Examining the Exam: It’s Time to Rethink the Independent Medical Exam
Traditionally used as a critical second opinion in auto, workers’ compensation and disability, the independent medical exam (IME) is a standard strategy often used as an option to address lingering and high-cost claims, disability durations and return to work. However, as an industry, we need to push for IMEs that go beyond simply looking at cost-cutting measures and demand IMEs that provide transparency, better communication, and a more strategic approach. We also need to take a closer look at IMEs and when they can be used most effectively during the claims process. The result will be better care for the individual and better claims resolution for payers.
Key Tips for Using IMEs
To reach this goal, we need to review how the use of IMEs has changed over the years. The following five trends can help build stronger and more effective claim programs.
Understand the models. There are two different business models for IME: clinic and panel/network delivery. Under the clinic model, individuals are sent to providers at medical clinics owned and/or operated by IME companies where evaluating insurance claims may be their primary role. In the panel/network model, individuals are seen by independent specialists, who are medical providers in active practice who examine the individual at their office site, often with training or expertise in a specific injury or illness.
Tip: Determine which model best fits your IME utilization strategy. No matter which model you choose, utilize local physicians who understand the market, follow industry-recognized treatment guidelines, and strive to meet community standards.
Match the provider with injury/illness. There is an adage in the health care industry: Use the right provider for the right injury at the right time. For example, a general practitioner is not equipped to offer the same quality of review for a traumatic brain injury (TBI) as a neurologist who specializes in TBI.
Tip: Encourage claims handlers to identify an IME provider who is a “specialty-to-specialty” match of the treating physician. This will save time and money and make the exam more credible to all involved parties, which in turn will lead to a swift and optimal resolution of the claim.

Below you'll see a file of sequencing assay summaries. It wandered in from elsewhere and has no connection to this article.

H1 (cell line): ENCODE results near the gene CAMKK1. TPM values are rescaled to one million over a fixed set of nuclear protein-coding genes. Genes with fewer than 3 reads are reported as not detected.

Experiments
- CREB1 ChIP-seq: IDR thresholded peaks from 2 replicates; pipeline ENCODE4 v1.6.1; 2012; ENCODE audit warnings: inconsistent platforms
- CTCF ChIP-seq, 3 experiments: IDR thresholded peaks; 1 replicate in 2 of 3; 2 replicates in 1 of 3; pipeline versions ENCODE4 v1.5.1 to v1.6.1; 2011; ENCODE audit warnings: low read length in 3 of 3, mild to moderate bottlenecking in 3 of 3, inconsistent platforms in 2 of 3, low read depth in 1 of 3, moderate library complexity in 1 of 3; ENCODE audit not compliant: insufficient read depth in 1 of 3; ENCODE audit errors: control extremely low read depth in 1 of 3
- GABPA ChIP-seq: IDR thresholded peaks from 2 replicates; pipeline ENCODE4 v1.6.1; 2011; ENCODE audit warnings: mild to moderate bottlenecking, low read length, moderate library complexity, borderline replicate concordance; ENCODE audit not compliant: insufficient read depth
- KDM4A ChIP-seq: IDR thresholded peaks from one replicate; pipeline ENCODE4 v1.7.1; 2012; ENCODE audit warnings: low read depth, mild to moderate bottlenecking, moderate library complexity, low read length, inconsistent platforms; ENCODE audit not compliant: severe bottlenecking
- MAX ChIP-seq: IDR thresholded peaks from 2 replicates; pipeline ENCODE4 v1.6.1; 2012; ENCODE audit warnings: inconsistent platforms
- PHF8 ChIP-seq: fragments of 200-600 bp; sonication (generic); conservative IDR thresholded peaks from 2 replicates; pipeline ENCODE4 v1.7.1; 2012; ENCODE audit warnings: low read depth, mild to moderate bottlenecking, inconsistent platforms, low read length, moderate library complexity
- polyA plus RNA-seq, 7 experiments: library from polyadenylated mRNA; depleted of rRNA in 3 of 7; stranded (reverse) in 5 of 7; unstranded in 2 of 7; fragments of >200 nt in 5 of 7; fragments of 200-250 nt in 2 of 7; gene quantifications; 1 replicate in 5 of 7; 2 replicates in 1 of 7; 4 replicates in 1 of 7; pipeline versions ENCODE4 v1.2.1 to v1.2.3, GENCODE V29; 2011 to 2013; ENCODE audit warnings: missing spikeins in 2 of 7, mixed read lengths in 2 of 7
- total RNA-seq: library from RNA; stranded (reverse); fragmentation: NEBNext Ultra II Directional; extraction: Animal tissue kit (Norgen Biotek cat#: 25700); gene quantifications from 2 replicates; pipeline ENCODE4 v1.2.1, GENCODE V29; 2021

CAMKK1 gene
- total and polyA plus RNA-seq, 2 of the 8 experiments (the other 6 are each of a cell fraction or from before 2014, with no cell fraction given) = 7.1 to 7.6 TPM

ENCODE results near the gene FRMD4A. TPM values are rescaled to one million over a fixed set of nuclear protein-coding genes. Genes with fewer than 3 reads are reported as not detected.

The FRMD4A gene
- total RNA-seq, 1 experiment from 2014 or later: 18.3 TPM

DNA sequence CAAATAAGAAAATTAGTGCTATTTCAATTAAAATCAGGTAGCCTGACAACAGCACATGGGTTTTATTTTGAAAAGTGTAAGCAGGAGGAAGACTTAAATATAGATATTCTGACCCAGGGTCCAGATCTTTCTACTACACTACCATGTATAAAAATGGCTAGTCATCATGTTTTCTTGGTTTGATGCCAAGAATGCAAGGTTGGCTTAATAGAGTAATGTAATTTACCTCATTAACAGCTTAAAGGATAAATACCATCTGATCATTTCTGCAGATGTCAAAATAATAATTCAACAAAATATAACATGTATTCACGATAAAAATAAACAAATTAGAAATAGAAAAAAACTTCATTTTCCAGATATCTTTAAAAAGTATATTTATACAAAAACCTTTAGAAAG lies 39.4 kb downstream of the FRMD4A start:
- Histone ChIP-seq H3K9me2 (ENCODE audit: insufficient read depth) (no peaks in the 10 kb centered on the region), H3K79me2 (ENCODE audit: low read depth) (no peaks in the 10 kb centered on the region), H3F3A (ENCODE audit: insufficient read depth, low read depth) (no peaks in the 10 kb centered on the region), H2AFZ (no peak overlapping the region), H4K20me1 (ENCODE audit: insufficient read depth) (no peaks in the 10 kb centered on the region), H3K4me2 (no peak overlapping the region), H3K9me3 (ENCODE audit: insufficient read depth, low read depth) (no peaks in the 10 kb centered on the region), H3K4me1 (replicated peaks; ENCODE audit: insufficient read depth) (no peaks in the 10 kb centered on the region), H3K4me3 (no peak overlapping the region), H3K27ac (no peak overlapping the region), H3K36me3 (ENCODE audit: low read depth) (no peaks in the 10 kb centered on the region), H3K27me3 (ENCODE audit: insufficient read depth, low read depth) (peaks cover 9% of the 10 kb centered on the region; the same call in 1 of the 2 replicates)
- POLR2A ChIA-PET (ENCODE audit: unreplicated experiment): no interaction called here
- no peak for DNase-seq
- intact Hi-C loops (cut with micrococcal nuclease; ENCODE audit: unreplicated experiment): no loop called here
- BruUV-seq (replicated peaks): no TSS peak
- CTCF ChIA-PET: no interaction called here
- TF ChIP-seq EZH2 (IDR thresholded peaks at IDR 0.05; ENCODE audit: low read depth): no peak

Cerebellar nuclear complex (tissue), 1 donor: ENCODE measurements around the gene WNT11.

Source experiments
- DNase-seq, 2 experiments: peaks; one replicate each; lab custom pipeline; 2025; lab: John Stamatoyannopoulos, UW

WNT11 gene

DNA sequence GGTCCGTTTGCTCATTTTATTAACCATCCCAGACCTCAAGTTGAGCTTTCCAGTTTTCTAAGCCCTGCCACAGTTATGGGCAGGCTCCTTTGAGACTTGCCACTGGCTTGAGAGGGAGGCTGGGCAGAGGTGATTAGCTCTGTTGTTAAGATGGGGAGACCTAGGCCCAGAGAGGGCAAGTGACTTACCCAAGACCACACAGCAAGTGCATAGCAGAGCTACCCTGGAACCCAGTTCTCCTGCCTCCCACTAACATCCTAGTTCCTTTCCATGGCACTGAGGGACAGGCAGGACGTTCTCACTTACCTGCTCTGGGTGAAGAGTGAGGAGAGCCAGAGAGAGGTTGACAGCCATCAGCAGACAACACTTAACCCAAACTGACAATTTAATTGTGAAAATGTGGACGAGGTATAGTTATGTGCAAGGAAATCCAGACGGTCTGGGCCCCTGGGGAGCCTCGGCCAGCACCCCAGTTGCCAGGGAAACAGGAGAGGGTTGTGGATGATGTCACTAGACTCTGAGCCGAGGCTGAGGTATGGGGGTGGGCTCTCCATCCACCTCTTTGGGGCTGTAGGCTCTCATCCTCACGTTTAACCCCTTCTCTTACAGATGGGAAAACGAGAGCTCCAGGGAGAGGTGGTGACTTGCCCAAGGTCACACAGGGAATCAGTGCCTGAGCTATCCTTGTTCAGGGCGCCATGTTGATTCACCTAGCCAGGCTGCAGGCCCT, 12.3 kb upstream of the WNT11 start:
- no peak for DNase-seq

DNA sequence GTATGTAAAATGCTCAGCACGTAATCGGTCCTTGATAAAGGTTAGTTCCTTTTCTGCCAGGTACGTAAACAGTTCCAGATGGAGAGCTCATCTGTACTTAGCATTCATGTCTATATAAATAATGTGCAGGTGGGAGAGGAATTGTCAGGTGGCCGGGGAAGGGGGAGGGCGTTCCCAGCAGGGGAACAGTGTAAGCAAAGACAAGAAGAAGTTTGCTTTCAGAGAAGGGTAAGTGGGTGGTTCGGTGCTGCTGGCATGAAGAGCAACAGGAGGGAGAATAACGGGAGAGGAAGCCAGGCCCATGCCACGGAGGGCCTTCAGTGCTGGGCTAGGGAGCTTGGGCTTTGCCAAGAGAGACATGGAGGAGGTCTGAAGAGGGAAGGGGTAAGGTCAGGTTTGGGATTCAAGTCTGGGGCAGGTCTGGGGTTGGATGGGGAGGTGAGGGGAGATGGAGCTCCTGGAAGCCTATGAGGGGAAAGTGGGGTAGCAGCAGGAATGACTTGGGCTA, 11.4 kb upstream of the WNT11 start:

Start the process earlier. Historically, IMEs were conducted two or more years after a claim was initiated. That may be too late. Bringing in an expert managed care partner to help analyze your data and benchmark against industry best practices can help highlight claims that can go off track and result in inflated costs. That same data analysis can also identify claims that may benefit from an earlier IME resulting in quicker resolution. When an expert specialist can show a treating physician the value of an alternative approach, new therapies and modalities may be incorporated into the treatment plan, improving outcomes and, potentially, lowering costs.
Tip: Conduct the IME earlier on complex claims so the results may be used as a medical proxy for treating physicians.
Consider comorbidities. One of the most challenging and controversial aspects of claims resolution is determining whether an injury occurred because of the reported accident or is the result of a pre-existing condition. An IME can help clarify the causation.
Tip: Payers need to take every step possible to ensure their IME utilization is focused on what is best for the individual. The process should be transparent, and pre-existing conditions found to contribute or cause an injury must be supported by medical findings.
Develop an IME strategy . Lingering claims with no clear resolution date are costly. A strategy that incorporates an IME to better identify when to settle or how to resolve a claim can help payers set reserves and have better data for planning. Additionally, early IME intervention ensures that the injured employee receives the most appropriate treatment and can provide guidance on getting complex claims back on track.
Tip: Use your data and work closely with your managed care partner to identify claims at risk of becoming complex and use an IME to change the trajectory.
Making the Grade
A more focused and timely use of IMEs is a strategy worthy of consideration by payers seeking to develop initiative-taking programs that identify risk early and apply actionable steps to resolve the risk before it escalates. It often results in a better treatment protocol for the individual, faster and more favorable resolution of a claim and stronger protection against litigation.